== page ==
Council reveals plans to create a National Park City

Nov 09, 2019

PLANS to create a National Park City have been unveiled by Milton Keynes Council.

It has partnered with The Parks Trust, which manages the city’s parks and green space, in a scheme for Milton Keynes to become a leader on biodiversity and the battle to tackle climate change.

The council has already committed to turning Milton Keynes into the first carbon negative city by 2050. Now its vision is to become a National Park City and living showcase for how climate change can be tackled through biodiversity.

The aim, it says, is for Milton Keynes to become one of the greenest cities in the world. 

The vision is based around:

  • Conserving and protecting existing sites of biodiversity and wildlife;
  • Restoring and managing species and habitats so they can adapt to and mitigate a changing climate;
  • Creating new green infrastructure that takes account of the way ecosystems work;
  • Inspiring greater engagement between local people and natural environments.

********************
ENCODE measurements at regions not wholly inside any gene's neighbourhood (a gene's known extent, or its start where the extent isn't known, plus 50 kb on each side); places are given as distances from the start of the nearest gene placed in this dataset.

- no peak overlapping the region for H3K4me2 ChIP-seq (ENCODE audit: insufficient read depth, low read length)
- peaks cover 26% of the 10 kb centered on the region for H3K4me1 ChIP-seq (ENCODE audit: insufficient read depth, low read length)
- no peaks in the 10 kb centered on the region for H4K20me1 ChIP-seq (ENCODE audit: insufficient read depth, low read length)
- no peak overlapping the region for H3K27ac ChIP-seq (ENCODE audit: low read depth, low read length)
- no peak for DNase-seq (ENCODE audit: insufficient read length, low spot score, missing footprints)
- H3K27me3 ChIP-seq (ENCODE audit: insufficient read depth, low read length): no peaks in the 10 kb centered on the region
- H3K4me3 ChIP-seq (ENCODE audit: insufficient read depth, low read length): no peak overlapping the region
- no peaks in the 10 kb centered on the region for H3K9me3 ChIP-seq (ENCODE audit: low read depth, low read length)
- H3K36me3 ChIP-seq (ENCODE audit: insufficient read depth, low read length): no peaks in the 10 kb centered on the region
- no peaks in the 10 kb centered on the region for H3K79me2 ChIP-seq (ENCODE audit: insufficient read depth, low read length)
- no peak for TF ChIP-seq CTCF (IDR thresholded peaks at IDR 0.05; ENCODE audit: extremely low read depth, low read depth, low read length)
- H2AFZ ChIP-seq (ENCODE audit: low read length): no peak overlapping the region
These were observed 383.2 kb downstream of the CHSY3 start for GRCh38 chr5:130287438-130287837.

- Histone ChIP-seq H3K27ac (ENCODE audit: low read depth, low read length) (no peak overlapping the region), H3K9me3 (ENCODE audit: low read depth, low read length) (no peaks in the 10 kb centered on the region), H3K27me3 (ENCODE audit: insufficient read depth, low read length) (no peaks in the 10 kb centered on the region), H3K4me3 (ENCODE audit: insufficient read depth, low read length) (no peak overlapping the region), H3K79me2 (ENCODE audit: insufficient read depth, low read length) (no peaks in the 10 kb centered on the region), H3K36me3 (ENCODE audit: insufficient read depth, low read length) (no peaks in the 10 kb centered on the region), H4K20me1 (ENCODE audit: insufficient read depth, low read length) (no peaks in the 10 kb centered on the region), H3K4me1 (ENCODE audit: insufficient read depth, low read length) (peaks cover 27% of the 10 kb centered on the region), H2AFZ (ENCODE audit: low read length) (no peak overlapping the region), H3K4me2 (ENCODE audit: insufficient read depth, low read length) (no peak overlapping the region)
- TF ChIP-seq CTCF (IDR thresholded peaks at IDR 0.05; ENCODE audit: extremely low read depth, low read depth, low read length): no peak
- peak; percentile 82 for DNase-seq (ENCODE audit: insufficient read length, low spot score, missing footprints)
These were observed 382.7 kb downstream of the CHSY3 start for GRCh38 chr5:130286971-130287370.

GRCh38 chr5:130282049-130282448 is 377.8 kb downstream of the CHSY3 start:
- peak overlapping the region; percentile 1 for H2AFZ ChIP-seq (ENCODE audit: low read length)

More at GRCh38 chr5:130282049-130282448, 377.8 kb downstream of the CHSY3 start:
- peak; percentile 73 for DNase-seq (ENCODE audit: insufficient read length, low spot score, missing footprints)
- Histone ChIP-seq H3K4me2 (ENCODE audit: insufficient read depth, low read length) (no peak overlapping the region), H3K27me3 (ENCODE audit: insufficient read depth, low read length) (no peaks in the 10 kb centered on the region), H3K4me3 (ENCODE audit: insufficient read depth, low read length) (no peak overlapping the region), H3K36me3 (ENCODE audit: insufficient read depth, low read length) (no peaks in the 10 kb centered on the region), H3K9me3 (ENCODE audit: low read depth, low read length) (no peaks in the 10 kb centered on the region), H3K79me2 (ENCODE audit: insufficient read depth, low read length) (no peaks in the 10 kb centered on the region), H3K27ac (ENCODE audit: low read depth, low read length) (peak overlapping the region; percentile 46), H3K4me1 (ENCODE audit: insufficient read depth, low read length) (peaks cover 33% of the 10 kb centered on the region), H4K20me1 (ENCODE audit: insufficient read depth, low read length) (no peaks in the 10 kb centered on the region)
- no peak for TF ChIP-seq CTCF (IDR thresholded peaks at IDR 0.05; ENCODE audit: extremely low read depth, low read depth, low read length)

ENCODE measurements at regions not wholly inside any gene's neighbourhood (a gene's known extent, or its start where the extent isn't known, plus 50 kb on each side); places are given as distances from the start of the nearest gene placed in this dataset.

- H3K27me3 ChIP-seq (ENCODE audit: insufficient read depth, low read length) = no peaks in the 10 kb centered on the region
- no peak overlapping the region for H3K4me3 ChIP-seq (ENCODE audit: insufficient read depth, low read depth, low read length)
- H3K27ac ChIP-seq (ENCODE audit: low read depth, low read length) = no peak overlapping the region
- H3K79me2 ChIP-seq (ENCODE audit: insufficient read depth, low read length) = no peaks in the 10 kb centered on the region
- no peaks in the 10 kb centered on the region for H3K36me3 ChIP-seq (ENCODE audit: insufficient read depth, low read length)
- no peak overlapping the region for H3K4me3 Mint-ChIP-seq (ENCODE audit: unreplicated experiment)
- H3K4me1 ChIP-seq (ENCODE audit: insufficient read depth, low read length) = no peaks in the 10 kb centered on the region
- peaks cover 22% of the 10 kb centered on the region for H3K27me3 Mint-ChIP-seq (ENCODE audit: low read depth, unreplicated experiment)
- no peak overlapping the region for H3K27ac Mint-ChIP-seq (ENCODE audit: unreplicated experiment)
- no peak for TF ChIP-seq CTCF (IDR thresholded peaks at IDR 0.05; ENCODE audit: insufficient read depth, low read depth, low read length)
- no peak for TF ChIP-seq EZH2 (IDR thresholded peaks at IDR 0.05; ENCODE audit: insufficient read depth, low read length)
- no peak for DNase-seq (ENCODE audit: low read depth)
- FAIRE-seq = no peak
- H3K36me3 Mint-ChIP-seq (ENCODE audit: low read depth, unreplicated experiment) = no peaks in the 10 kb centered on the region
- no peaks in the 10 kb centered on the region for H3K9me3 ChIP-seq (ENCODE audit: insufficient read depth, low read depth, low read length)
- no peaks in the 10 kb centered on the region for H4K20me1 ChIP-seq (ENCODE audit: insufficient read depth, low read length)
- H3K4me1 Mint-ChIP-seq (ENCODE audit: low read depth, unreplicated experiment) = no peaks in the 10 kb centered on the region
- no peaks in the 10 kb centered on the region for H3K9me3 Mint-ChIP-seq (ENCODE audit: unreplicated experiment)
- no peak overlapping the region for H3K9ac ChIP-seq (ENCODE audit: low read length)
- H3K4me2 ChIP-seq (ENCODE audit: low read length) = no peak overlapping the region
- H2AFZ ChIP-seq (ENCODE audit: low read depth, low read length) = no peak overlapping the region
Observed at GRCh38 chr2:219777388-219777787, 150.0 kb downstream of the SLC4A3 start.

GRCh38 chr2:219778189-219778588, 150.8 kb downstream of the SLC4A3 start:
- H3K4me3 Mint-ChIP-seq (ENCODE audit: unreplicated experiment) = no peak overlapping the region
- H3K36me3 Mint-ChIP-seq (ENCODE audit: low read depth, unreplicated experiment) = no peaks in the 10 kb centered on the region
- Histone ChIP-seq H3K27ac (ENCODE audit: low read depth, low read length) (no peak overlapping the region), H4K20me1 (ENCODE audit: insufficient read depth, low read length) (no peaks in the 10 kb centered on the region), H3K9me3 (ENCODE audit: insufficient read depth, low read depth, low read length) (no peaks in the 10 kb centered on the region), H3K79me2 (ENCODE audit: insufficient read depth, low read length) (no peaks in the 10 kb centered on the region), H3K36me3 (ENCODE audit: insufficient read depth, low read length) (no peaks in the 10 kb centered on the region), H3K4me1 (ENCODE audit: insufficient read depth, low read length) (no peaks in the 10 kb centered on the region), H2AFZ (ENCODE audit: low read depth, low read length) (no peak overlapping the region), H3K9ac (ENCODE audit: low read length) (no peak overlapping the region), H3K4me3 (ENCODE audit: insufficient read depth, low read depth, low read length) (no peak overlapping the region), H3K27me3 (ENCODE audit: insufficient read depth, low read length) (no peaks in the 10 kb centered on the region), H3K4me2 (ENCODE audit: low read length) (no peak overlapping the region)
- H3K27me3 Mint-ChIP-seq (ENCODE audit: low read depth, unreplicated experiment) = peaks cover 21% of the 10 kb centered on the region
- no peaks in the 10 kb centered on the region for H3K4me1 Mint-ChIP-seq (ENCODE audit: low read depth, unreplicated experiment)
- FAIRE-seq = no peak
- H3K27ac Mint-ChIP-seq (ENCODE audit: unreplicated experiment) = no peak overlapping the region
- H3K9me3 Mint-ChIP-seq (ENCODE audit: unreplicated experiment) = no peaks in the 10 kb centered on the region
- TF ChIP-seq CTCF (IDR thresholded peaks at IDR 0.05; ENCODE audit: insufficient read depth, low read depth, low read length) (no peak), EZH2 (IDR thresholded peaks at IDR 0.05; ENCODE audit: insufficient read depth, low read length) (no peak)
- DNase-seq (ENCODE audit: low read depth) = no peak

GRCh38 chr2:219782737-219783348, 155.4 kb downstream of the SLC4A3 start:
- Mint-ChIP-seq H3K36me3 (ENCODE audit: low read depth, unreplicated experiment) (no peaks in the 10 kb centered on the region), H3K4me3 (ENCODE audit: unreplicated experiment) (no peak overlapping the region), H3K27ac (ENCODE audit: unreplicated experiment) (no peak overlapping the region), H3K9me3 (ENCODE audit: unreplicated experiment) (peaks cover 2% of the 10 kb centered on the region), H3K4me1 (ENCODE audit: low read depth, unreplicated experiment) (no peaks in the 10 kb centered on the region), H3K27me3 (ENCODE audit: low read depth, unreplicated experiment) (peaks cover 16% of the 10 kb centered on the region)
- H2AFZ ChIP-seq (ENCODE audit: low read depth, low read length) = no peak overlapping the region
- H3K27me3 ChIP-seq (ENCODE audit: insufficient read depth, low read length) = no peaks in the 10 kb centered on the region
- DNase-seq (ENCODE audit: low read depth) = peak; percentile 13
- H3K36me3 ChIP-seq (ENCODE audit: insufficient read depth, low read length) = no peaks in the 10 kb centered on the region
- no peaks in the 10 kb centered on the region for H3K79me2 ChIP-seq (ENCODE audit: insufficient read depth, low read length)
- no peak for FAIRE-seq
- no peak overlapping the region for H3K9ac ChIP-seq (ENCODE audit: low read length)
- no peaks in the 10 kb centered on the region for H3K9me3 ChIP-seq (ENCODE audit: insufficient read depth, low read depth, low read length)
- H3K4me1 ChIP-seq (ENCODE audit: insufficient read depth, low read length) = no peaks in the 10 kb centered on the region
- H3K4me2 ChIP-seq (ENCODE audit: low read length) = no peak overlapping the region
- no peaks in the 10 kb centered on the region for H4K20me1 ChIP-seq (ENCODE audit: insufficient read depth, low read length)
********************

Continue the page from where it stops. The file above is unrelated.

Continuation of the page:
Ideas include improving the diversity of local habitats, increasing tree stock, connecting woodland and increasing flood resilience. A full plan of action will be unveiled in spring 2020. 

The plan is being developed collaboratively between the council, The Parks Trust and partners.  

Cllr Emily Darlington, cabinet member for public realm, said: “In Milton Keynes, we have biodiversity and the climate crisis at the heart of our future. 

“This is a crisis on a global scale but local authorities, working with partners are in a unique position with access to land and the control to make sure it is managed to promote the highest opportunities for biodiversity.

“We intend to take some big steps forward and we hope others can learn from our experience.”

Biodiversity reflects the health of Milton Keynes as a whole, she added, and the city’s green infrastructure gives it a valuable head start, she added.

“We need to protect the five Bs: bees, bugs, butterflies, bats and birds. These lovely creatures are some of our most vulnerable and form key parts of the ecosystem. We are also the home to the endangered great crested newt and increasingly home to the dormice. I am proud of our record in creating the right environment for these creatures to thrive.

“Corridors linking key strategic reserves were an integral part of the borough’s original design. We are also a place where collaboration is a very normal part of doing business, which makes conversations like these a lot easier.”

Philip Bowsher, head of environment and volunteering at The Parks Trust, added: “We support the principles that Milton Keynes Council are adopting for the green environment of Milton Keynes and look forward to working with them, and other partners, towards delivering this vision.”

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